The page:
UK, Czech ministers among China’s hacking targets

The Czech Republic’s foreign minister and Britain’s Europe minister were among the targets of Beijing’s cyberespionage campaign revealed this week.

The United States, United Kingdom and others called out a 2021 online campaign by Chinese state-linked hackers earlier this week. The U.S. Department of Justice released an indictment and the U.K. imposed sanctions on the hacking group, known as APT31, saying the hackers had ties to China’s Ministry of State Security.

The group in 2021 sent “more than 1,000 emails to more than 400 unique accounts” of members of a coalition of lawmakers critical of Beijing called the Inter-Parliamentary Alliance on China (IPAC) to try to gather data on members’ internet activities and digital devices, the U.S. indictment said.

Among the targets of the attacks: British Minister for Europe Nusrat Ghani, an IPAC member at the time of the attacks who was appointed in her role as minister on Tuesday, and Czech Foreign Minister Jan Lipavský, also a member of the group.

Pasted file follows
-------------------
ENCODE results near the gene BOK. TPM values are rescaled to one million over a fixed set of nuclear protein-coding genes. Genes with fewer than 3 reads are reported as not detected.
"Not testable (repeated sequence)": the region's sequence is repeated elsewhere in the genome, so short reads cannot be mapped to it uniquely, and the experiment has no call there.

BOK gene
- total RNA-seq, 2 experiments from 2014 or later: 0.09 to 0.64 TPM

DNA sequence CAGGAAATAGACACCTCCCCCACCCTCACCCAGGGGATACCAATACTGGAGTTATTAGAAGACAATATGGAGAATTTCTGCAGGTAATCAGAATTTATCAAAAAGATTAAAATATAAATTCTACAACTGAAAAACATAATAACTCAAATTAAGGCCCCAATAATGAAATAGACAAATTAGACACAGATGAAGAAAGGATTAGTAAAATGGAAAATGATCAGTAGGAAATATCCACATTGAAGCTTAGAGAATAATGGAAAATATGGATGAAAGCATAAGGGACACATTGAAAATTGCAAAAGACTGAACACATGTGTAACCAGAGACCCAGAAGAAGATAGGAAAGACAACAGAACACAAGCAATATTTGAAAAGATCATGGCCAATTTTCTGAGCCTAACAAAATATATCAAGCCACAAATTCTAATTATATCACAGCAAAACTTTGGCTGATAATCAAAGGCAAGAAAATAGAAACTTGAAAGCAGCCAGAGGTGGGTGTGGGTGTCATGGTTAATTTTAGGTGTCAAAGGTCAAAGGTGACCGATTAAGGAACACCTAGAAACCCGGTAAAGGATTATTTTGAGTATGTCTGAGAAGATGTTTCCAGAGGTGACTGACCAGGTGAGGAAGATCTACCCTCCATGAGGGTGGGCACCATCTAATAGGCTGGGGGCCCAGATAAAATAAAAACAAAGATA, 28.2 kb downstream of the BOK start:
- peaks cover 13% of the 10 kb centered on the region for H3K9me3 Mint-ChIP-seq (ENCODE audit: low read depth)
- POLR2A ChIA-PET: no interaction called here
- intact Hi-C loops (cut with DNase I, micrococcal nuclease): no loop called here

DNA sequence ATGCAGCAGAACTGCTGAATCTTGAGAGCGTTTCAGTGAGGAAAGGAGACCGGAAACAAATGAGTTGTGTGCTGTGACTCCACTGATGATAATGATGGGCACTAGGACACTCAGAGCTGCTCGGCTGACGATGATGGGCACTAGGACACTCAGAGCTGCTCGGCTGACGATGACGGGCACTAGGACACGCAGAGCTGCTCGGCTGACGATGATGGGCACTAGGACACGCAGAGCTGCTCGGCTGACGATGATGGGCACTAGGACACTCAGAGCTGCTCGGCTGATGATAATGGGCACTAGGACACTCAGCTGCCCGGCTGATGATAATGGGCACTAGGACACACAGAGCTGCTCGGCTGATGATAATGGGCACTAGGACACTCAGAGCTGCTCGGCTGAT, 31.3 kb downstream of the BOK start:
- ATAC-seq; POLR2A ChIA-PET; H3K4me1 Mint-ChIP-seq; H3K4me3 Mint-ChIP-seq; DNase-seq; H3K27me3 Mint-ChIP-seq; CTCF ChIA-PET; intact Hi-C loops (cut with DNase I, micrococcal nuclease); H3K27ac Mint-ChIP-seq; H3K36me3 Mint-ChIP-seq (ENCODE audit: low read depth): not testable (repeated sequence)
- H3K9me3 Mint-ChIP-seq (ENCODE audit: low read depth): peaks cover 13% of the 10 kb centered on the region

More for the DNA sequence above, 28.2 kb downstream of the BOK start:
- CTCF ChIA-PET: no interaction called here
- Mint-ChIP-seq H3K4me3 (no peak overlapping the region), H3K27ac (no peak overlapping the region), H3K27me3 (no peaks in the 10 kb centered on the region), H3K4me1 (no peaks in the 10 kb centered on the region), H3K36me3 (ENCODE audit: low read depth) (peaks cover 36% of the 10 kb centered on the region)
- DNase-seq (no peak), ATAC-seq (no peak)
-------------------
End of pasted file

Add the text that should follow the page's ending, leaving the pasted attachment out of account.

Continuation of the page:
“This just proves the assessment in our Security Strategy, which states that the rising assertiveness of China is a systemic challenge that needs to be dealt with in coordination with our trans-Atlantic allies,” Lipavský told POLITICO in a comment. The cyberattacks took place about a year before Lipavský became a minister.

Ghani, while a parliament backbencher in 2021, told the U.K. parliament in July 2021 that China hacked IPAC accounts and called on the government to act swiftly. The U.S. indictment says China targeted 43 U.K. parliamentary accounts, most of whom were members of IPAC.

Invited to respond, Ghani did not dismiss she was among the group of politicians that was targeted by the campaign. The Foreign, Commonwealth and Development Office did not provide a comment in time for publication.

U.S. prosecutors said in their indictment that the Chinese hacking group had conducted cyberattacks on American political and state officials since at least 2015, including by posing as prominent American journalists to trick victims into clicking links that extract information on their whereabouts and digital devices.

The hackers used more harmful software tools in other campaigns targeted at the U.S.; the indictment did not say these tools were used against European targets in the 2021 email campaign targeted at IPAC members.

The European Union has not yet made any public declaration acknowledging the impact on European lawmakers as was detailed in the U.S. indictment, instead releasing a statement expressing solidarity with the U.K. An EU official, granted anonymity to speak freely on the ongoing development, told POLITICO they were still looking into the assertions made by the U.S.

Rosa Prince contributed reporting.

This article was updated to reflect the foreign office did not provide a comment in time for publication.